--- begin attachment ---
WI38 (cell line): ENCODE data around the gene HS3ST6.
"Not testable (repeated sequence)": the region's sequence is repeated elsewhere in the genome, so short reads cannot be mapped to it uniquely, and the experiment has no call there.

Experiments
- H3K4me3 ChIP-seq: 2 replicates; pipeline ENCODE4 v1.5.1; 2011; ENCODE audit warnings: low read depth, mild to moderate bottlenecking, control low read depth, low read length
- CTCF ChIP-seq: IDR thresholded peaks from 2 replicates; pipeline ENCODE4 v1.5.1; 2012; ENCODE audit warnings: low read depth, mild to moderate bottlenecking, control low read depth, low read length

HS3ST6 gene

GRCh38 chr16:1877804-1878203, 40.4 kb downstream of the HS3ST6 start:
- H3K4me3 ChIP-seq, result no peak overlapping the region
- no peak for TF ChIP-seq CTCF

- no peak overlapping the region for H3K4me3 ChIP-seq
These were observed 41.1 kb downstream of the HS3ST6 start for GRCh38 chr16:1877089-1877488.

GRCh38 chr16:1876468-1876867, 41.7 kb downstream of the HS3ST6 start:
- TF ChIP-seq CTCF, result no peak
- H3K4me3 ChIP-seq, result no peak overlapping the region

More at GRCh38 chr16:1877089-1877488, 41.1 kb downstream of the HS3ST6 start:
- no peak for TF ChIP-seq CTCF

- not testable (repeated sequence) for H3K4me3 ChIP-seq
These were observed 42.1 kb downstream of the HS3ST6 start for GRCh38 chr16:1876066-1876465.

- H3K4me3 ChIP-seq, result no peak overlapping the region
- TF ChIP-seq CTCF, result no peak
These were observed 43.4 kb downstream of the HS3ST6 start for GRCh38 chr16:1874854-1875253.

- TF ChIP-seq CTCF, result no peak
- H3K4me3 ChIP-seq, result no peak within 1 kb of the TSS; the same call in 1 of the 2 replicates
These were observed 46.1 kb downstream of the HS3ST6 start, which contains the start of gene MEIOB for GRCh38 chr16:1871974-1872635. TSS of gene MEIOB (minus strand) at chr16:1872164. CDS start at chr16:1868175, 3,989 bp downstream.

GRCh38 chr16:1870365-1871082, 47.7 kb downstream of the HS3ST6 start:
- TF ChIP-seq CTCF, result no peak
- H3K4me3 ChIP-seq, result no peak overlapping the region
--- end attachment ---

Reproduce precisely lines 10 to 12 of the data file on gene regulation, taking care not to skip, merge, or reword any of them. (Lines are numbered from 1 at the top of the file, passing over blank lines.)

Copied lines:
- no peak overlapping the region for H3K4me3 ChIP-seq
These were observed 41.1 kb downstream of the HS3ST6 start for GRCh38 chr16:1877089-1877488.

GRCh38 chr16:1876468-1876867, 41.7 kb downstream of the HS3ST6 start: